The U.S. Nuclear Regulatory Commission gave the restart efforts at Fort Calhoun Nuclear Station mixed reviews Wednesday night, saying a significant amount of work remains before the troubled plant can again produce power.
It was the agency's first public meeting since it began a series of in-depth inspections at the Omaha Public Power District-operated plant.
Regulators told district officials they've been pleased with measurable progress on several issues. Among them: the plant's security plans, employee attitudes toward safety, and upgraded equipment. They also matched the district's report that more than 150 items on a 460-item restart checklist have been completed. And they did not specifically critique the district's latest goal for starting up the reactor: late May.
But commission officials pointed repeatedly to OPPD not having problems fixed as promised. They spoke of starting inspections on checklists submitted by the utility, only to find that a significant number of items weren't ready or adjusted to meet NRC standards.
“Yes, they have done a lot of work in the last three months,” Tony Vegel, the NRC regional director of nuclear materials safety, said of Fort Calhoun operators. “But I'll be frank. Some of the work was good. And some of the work did not pass our inspections.”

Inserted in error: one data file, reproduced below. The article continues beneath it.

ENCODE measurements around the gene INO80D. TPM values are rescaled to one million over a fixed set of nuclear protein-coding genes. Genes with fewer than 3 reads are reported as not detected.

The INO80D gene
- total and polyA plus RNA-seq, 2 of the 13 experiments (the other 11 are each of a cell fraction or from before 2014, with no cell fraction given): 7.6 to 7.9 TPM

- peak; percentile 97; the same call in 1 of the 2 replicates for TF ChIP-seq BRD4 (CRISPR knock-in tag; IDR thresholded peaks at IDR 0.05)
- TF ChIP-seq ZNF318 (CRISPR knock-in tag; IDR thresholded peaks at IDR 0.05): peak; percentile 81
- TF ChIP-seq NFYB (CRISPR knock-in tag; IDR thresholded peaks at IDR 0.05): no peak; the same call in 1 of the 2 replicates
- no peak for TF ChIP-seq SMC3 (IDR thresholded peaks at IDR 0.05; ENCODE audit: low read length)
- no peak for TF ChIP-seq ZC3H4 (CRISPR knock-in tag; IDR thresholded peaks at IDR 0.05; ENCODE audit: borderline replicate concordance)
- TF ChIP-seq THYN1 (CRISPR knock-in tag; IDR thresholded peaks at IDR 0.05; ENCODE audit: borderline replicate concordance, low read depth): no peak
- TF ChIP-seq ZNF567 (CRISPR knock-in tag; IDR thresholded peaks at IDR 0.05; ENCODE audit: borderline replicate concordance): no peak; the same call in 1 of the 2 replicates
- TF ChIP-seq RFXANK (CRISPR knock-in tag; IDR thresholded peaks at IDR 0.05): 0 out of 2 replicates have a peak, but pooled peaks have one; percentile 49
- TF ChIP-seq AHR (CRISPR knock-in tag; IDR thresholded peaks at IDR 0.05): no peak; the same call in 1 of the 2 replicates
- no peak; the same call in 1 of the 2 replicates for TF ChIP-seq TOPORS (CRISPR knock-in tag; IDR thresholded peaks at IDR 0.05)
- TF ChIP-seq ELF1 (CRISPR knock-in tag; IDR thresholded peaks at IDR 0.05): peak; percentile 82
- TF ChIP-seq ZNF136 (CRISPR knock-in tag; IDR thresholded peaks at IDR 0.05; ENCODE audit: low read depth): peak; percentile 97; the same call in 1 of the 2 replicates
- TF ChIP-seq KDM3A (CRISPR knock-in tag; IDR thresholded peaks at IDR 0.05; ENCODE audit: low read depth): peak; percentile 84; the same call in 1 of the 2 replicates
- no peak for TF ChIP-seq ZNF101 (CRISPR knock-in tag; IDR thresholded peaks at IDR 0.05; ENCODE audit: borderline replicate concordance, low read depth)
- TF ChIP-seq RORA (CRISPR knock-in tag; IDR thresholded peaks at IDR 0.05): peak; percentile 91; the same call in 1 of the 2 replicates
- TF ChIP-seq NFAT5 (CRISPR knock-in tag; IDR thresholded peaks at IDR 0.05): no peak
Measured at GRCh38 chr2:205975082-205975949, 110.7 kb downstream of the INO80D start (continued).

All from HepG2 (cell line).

The plant, about 20 miles north of Omaha, has been offline since April 2011. The reactor was shut down for a scheduled refueling process, kept cold because of flood concerns and eventually put under federal oversight because of a host of other safety problems.
OPPD has been working through a checklist of fixes that cover everything from the type of bolts used in equipment to how workers share information about safety issues.
In a question-and-answer session following more than two hours of presentations from both agencies, some audience members praised OPPD's efforts while others questioned the safety and flood-readiness of the plant.
District officials said they're confident the tests they've run have proven that the plant is safe from the threat of flooding, and that the progress noted by the NRC shows important changes that will ensure a safe operation.
Plant manager Mike Prospero said Fort Calhoun has rebounded from being one of the lowest-ranked nuclear plants in the country in terms of workplace safety. Now, he said, the plant is in the top quarter for industrial safety performance.
“These results in safety and human performance are clear indicators we have the right stuff,” he said.
The 460 items are grouped into categories for a smaller, 26-point checklist that must be approved by the NRC before the plant can restart. So far, none of those 26 items has been given an official OK. Inspections are scheduled to continue through April.
OPPD has set several timelines for restarting the plant. Most recently, officials had been pointing to late in the first quarter of 2013, which was past the Feb.1 deadline used in the utility's annual budget. Officials said they feel confident the new May goal is feasible.
But the NRC remained cautious in its directions to the district.
“Before we do our independent evaluation, you need to complete your work,” Vegel said.
Contact the writer: 402-444-1543, email@example.com